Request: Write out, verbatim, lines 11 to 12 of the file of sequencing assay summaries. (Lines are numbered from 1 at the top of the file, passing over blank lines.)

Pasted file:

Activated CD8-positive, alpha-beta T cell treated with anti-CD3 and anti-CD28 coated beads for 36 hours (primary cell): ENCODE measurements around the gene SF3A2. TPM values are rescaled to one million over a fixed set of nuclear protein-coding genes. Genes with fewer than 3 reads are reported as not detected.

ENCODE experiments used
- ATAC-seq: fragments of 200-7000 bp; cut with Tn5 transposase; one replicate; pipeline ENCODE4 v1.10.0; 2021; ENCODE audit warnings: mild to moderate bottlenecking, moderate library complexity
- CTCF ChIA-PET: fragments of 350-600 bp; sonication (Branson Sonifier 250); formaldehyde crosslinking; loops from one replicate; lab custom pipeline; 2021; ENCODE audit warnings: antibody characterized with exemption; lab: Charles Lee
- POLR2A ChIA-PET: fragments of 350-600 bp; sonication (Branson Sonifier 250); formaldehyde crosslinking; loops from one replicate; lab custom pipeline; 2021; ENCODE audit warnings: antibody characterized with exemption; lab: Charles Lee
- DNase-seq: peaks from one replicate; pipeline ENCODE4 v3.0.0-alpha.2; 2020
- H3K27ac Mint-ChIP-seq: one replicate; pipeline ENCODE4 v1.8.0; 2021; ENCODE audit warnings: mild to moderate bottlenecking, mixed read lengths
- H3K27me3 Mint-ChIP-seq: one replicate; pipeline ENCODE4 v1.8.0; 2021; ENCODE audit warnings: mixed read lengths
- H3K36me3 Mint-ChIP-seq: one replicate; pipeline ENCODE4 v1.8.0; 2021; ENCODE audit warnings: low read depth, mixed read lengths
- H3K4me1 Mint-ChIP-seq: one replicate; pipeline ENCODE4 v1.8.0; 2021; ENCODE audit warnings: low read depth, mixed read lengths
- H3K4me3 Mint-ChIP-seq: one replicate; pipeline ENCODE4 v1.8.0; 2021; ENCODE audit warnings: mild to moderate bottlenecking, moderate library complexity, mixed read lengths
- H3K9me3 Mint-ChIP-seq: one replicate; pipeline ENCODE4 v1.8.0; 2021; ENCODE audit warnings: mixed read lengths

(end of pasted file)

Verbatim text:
- H3K4me3 Mint-ChIP-seq: one replicate; pipeline ENCODE4 v1.8.0; 2021; ENCODE audit warnings: mild to moderate bottlenecking, moderate library complexity, mixed read lengths
- H3K9me3 Mint-ChIP-seq: one replicate; pipeline ENCODE4 v1.8.0; 2021; ENCODE audit warnings: mixed read lengths